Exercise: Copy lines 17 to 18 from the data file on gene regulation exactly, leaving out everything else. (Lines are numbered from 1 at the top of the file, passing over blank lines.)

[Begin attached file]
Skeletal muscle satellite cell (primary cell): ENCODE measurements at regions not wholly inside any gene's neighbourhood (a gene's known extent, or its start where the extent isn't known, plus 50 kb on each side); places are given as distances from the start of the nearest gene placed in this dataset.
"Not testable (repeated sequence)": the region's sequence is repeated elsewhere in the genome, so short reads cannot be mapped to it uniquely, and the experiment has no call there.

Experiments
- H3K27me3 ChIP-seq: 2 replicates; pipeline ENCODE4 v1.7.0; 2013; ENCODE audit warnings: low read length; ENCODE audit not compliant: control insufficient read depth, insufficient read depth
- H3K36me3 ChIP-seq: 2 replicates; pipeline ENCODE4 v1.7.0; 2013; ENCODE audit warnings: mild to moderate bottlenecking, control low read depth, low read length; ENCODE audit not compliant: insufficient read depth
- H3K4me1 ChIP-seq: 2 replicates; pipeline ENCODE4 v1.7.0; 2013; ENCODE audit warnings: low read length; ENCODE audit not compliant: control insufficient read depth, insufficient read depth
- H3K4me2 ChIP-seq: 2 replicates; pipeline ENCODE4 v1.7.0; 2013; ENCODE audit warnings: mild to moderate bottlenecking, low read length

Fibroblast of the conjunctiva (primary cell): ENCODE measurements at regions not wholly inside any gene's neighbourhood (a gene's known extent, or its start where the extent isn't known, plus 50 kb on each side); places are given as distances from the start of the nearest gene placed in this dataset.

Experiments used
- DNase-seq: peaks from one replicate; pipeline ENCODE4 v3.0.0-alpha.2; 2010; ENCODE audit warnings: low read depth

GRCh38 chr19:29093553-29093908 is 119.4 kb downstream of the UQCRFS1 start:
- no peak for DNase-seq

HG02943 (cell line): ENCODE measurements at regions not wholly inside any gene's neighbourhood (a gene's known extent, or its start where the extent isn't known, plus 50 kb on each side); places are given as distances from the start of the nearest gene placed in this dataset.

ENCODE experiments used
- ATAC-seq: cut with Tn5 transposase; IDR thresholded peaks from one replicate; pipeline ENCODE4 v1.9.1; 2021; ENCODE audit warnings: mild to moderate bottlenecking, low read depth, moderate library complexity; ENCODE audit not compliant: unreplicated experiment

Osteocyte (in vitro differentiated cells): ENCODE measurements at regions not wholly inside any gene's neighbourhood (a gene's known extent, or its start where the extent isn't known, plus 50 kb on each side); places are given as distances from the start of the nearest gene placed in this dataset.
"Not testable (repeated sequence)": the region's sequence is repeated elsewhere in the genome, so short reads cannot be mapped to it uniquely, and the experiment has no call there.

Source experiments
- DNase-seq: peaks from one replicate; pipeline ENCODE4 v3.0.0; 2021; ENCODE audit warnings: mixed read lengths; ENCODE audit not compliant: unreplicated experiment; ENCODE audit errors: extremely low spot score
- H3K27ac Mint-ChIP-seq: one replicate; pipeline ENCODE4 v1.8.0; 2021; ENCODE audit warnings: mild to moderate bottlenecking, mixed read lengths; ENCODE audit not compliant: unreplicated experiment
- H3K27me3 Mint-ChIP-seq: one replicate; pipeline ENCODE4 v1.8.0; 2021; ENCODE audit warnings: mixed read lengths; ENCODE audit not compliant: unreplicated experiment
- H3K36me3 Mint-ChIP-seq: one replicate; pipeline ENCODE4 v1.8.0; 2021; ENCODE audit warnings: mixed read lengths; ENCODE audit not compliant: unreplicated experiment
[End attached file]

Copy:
"Not testable (repeated sequence)": the region's sequence is repeated elsewhere in the genome, so short reads cannot be mapped to it uniquely, and the experiment has no call there.

Source experiments